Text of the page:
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Minneapolis wi-fi network nearing completion
The network, which will cover 95 percent of outdoor space in the city, is being assembled in six phases. The first four and a half phases have been completed, said James Farstad, program manager for the city’s wireless network. These phases include the downtown, midtown, southwest, and north neighborhoods.
Phase five, which covers Northeast, and phase six, which includes the Nokomis area on the southeastern tip of the city, have yet to be completed.
“We need a phased approach so we have some control over ... how some segments of the network are working,” Farstad said. Building the network zone by zone allows USI to experiment and determine the best way to hang the equipment.
Joe Caldwell, CEO of USI Wireless, said that as of the first week of February, 11.4 square miles of the city were still waiting to receive the hardware needed to broadcast the signal. Despite complications, he said Minneapolis should be wireless in time to meet the March deadline.
Neighborhoods like Loring Park and Kenwood still lack signals because they're in what USI calls "challenge areas." In these areas, USI has had trouble finding ways to mount the necessary equipment.
USI uses electrical poles to hang the signal broadcasters. According to an Xcel Energy spokesperson, some poles don't have room to hold any more equipment. They have denied USI access to a total of 40 in Minneapolis but are considering a request from USI to reconsider. Also, a number of poles in structurally dense areas like Loring Park are too low to the ground to broadcast the signal well.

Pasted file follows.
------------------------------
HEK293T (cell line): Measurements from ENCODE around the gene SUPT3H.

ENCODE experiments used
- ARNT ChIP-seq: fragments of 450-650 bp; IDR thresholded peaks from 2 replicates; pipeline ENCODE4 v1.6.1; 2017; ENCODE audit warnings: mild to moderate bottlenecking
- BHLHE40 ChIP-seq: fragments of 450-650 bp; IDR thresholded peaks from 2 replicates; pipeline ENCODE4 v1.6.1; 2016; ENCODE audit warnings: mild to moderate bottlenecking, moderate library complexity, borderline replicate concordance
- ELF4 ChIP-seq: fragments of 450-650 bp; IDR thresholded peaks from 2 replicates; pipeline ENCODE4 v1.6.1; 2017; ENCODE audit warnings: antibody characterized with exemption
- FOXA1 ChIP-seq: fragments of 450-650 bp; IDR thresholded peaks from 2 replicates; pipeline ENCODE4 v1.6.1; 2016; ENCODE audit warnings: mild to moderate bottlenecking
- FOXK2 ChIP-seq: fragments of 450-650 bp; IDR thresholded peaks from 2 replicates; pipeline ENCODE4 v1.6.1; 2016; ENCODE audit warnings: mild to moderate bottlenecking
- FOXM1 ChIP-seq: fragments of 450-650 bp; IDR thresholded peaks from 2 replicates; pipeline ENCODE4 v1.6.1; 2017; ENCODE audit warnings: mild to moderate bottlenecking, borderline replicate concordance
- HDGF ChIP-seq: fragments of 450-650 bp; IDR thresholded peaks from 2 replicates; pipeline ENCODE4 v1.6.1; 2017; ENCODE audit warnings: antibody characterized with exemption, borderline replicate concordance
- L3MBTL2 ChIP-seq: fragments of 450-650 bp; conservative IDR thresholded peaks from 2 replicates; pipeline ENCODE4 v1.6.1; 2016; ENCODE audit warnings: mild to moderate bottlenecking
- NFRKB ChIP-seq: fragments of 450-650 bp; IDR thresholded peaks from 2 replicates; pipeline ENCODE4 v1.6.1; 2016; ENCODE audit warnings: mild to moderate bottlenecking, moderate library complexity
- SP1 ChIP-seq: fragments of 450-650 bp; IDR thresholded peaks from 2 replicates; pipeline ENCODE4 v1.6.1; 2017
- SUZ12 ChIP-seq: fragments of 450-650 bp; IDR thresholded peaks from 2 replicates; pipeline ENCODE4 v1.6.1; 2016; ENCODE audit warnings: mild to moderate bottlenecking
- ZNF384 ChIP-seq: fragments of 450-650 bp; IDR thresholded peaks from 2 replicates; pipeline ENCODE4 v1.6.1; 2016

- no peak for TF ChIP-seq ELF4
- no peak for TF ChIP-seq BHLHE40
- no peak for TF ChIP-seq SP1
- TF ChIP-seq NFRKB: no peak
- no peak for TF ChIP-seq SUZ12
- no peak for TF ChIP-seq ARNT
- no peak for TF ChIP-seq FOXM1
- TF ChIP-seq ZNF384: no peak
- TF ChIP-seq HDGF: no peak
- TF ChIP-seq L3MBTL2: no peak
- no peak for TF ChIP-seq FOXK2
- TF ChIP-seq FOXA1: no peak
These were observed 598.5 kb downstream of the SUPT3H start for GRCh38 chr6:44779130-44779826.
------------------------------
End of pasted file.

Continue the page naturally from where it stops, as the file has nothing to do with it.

“(Loring Park) is probably going to be one of the last areas to get done because of it,” Caldwell said.
Around 8,000 people have signed up for the service, Farstad said. People can subscribe to one of three possible speeds. The one megabit-per-second bandwidth costs $19.95 per month, the three megabit costs $29.95, and the six megabit costs $35.9. Farstad expects 10,000 people will have registered for the service by the end of February.
Peter Fleck, webmaster for the University of Minnesota Extension's Family Development group, tracks the wireless network on his technology blog PF Hyper.com. Fleck said the city and USI Wireless could do a better job of keeping residents informed about the progress they’re making.
“They’ve hurt themselves by not communicating with city residents,” Fleck said. “We don’t know if they’re meeting their projections, we have to take their word on that.”
In the past, Fleck has recommended a list ways that USI and the city could market the wireless network and avoid confusion. He was unsure about the effect his advice had.
“If you have a private company operating a major network for the city, it’s important to know if they’re successful,” Fleck said. “Their success is critical for the city.”